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Is Tony Pulis entirely to blame for Boro's late-season slump?

Wednesday 10th April 2019
Pulis Boro Championship Ios Kingsley Ukpai

Background photo: Chemical Engineer

A few months ago, all eyes at the Riverside envisioned a place in the Championship playoffs, if not direct promotion to the Premier League. Expectations lowered dramatically in the last few weeks. Now, Middlesbrough will be thankful just to make the playoffs. Football is secondary to the blame game on Teesside.

There was a point this season when Boro went on a six-match winning streak. August was truly a memorable month for the Teessiders. Going into September, Boro sat a pretty second in the table, tied on points with Leeds. That automatic ticket seemed feasible on Matchday Five. Heading into Matchday 42 it's entirely forgotten. Boro plateaued in midseason then took a nose-dive in March.

Last night's 2-0 win over Bolton, powered by two first-half goals from Ashley Fletcher, ended a seven-game winless streak. The abysmal run began with a goalless draw to Wigan at the DW and ended with six straight defeats. Four came at home. No Tony Pulis side is an offensive juggernaut but Boro scored just three times in the seven contests. It's the same problem the club endured in their final Premier League season under Aitor Karanka and Steve Agnew in 2016/17, resolute but completely bereft of enterprise.

The tension at the Riverside can be cut with a knife. Toothy grins from supporters are now snarls. The issues have sparked varying reactions. What or who’s happened to Middlesbrough?

Pulis needs answers

Without question, this has been the most difficult period of Tony Pulis 14-month spell with Boro. His pragmatic style was initially greeted with unflinching support. But his Boro side ebbed and flowed over the last year. Promotion remains a myth. Large sections of the support believe Pulis should be gone yesterday. Such calls are synonymous with fans whose patience has worn thin over an excruciating campaign.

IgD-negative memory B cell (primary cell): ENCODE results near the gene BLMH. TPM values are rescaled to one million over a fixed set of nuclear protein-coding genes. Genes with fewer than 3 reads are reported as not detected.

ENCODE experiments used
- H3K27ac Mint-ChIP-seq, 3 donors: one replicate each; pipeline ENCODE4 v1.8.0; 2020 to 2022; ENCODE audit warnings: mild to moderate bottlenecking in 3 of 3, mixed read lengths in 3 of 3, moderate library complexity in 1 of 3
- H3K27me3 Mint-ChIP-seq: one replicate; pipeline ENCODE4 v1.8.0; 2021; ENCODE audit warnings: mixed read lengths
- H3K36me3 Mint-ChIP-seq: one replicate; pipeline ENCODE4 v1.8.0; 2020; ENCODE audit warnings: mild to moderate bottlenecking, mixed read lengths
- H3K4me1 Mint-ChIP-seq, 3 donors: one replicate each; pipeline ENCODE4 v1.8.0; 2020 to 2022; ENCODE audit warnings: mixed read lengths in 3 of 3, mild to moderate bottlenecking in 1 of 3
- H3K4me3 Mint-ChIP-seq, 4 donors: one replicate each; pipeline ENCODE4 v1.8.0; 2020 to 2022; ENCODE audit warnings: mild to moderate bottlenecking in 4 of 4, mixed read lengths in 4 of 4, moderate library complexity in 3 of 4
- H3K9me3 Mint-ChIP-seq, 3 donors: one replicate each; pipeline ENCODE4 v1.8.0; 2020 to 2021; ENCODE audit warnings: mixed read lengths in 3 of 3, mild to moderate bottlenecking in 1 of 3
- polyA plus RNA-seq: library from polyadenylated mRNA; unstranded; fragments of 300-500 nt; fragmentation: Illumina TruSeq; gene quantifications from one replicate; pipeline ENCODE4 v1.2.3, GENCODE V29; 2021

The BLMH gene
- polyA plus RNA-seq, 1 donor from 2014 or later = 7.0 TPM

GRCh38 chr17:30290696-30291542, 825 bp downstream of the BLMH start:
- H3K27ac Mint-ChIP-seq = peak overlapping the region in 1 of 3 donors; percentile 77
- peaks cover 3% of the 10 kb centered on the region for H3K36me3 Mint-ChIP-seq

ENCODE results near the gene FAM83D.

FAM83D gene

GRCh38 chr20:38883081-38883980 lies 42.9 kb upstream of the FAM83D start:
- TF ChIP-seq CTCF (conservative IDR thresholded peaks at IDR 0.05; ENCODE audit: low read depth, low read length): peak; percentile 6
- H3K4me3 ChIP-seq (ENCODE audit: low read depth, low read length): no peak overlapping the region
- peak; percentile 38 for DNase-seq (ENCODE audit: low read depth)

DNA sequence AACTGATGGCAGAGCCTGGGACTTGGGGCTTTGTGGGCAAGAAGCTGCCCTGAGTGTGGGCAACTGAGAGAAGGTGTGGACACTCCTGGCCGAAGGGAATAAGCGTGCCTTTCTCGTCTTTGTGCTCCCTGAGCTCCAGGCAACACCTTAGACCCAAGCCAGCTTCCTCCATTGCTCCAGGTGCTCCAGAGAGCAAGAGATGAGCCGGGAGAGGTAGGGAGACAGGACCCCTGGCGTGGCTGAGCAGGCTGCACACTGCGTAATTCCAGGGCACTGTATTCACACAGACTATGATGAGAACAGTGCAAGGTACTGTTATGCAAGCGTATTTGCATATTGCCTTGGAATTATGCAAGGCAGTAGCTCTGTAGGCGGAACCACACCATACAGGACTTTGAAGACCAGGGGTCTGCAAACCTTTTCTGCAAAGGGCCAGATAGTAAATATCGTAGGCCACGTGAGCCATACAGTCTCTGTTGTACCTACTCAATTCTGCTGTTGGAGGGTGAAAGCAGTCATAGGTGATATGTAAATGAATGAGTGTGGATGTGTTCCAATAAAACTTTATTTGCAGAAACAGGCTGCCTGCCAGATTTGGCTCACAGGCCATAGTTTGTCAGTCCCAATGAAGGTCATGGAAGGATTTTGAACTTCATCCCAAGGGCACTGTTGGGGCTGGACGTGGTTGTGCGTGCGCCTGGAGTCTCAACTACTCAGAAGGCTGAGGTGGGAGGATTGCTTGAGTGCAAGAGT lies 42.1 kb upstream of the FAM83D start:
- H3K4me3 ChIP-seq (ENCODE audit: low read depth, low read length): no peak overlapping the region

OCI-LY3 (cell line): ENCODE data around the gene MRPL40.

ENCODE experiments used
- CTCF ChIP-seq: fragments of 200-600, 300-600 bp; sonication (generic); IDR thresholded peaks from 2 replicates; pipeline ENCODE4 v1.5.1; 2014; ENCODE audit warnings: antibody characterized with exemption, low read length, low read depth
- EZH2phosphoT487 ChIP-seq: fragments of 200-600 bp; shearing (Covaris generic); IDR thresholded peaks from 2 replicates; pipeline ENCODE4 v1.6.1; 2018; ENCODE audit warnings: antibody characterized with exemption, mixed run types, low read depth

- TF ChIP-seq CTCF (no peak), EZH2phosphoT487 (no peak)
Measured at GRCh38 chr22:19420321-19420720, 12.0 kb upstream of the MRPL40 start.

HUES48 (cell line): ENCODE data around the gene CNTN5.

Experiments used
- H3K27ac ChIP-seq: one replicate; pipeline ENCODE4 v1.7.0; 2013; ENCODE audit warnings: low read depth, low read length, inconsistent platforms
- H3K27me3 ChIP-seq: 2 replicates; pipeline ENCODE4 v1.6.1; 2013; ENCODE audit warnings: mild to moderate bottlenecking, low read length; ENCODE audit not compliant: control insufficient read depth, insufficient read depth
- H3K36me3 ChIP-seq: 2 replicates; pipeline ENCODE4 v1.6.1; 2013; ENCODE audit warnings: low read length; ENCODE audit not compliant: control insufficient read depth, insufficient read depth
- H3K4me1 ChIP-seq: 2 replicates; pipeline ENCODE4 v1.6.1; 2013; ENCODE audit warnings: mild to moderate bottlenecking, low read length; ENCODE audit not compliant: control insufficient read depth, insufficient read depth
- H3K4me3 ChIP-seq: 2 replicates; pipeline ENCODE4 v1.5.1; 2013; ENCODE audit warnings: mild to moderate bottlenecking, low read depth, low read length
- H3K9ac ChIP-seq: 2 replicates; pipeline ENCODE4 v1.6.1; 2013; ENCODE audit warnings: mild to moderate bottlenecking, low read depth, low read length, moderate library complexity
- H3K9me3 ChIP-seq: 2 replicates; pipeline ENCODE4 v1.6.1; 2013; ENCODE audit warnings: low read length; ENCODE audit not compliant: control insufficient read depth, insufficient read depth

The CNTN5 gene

For the better part of the season, Boro clung steadfastly to a top-six spot, hovering between fifth and sixth. Standing his ground is a Pulis trademark. Climbing the table is not.

Stagnancy eventually forced Boro down-table. Pulis hasn't found a way to stop the rot. 

A one-trick mule, the Welshman hasn’t tweaked his system to create an attacking spark. Stubbornly, he sticks to his guns, choking the midfield, playing three centre-halves. It’s yielded nothing but misery.

It’s evident Pulis’ 3-5-2/3-4-2-1 system has been found out. The 61-year-old must make a tactical switch to lift Boro.

However, there are issues on the pitch beyond Pulis.

Boro’s toothless attack

The two-goal feast on Bolton was the only the third time since February began that Pulis' squad scored more than once in 90 minutes. Such a blunt attack does nothing but rob Boro of precious points.

Who are the culprits? Pulis exonerated his side’s creative engine:

“But I have never managed a football team that has created so many chances in my life, ever. Irrespective of taking them or not, especially in home games. It’s been really bizarre.”

If that's the case, why do the chances go begging?

It’s fair to say Britt Assombalonga and Jordan Hugill developed flat feet and a blunted nose for goal. Neither has appeared on the score-sheet in Boros’s last eight games. For Hugill, it's 11.

Ashley Fletcher lit his candle at a dark time for Boro, but his goals have been too few to lift the Teessiders. There’s a reason why.

The rearguard that can’t guard

If only Boro could keep more clean sheets. The last time they did that before Bolton was against Wigan, seven games ago. Boro’s porous defence is their biggest undoing. They haplessly handout goals to teams who have no business troubling their goal.

Darren Randolph's goalkeeping heroics kept the situation from appearing even worse. A clean sheet against the Wanderers was a welcome sight. The fans hope it won't duck back over the horizon.

Middlesbrough needs some luck if they’re to get into the green zone in the coming weeks. First, they must solve underlying issues at both ends of the pitch.

Football Fixtures
Kingsley Ukpai

Kingsley is a football aficionado who craves to read, watch, play and write about the greatest team sport ever known to man. If you're talking football he'll be keen to listen to what you have to say. Loves to play Fantasy Football too.


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